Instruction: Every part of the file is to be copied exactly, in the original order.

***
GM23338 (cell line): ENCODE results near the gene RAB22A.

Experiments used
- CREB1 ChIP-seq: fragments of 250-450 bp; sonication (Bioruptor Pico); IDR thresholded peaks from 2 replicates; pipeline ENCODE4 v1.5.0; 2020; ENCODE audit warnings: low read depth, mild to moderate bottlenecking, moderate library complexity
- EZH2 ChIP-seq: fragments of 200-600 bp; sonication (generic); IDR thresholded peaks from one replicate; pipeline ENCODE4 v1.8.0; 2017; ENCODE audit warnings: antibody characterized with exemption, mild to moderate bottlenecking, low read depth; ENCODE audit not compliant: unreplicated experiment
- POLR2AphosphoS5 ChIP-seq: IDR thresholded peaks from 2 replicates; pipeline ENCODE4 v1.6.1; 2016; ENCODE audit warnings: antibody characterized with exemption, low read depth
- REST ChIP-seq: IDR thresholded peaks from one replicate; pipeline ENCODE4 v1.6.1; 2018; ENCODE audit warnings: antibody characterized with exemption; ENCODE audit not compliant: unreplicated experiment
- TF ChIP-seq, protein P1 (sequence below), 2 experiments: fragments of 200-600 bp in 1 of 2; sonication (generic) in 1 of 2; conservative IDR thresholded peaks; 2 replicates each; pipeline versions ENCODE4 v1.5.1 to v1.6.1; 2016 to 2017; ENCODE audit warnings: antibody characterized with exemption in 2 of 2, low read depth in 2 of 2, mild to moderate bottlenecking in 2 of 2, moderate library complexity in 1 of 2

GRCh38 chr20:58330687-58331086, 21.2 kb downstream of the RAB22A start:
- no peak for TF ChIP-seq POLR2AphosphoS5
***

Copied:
GM23338 (cell line): ENCODE results near the gene RAB22A.

Experiments used
- CREB1 ChIP-seq: fragments of 250-450 bp; sonication (Bioruptor Pico); IDR thresholded peaks from 2 replicates; pipeline ENCODE4 v1.5.0; 2020; ENCODE audit warnings: low read depth, mild to moderate bottlenecking, moderate library complexity
- EZH2 ChIP-seq: fragments of 200-600 bp; sonication (generic); IDR thresholded peaks from one replicate; pipeline ENCODE4 v1.8.0; 2017; ENCODE audit warnings: antibody characterized with exemption, mild to moderate bottlenecking, low read depth; ENCODE audit not compliant: unreplicated experiment
- POLR2AphosphoS5 ChIP-seq: IDR thresholded peaks from 2 replicates; pipeline ENCODE4 v1.6.1; 2016; ENCODE audit warnings: antibody characterized with exemption, low read depth
- REST ChIP-seq: IDR thresholded peaks from one replicate; pipeline ENCODE4 v1.6.1; 2018; ENCODE audit warnings: antibody characterized with exemption; ENCODE audit not compliant: unreplicated experiment
- TF ChIP-seq, protein P1 (sequence below), 2 experiments: fragments of 200-600 bp in 1 of 2; sonication (generic) in 1 of 2; conservative IDR thresholded peaks; 2 replicates each; pipeline versions ENCODE4 v1.5.1 to v1.6.1; 2016 to 2017; ENCODE audit warnings: antibody characterized with exemption in 2 of 2, low read depth in 2 of 2, mild to moderate bottlenecking in 2 of 2, moderate library complexity in 1 of 2

GRCh38 chr20:58330687-58331086, 21.2 kb downstream of the RAB22A start:
- no peak for TF ChIP-seq POLR2AphosphoS5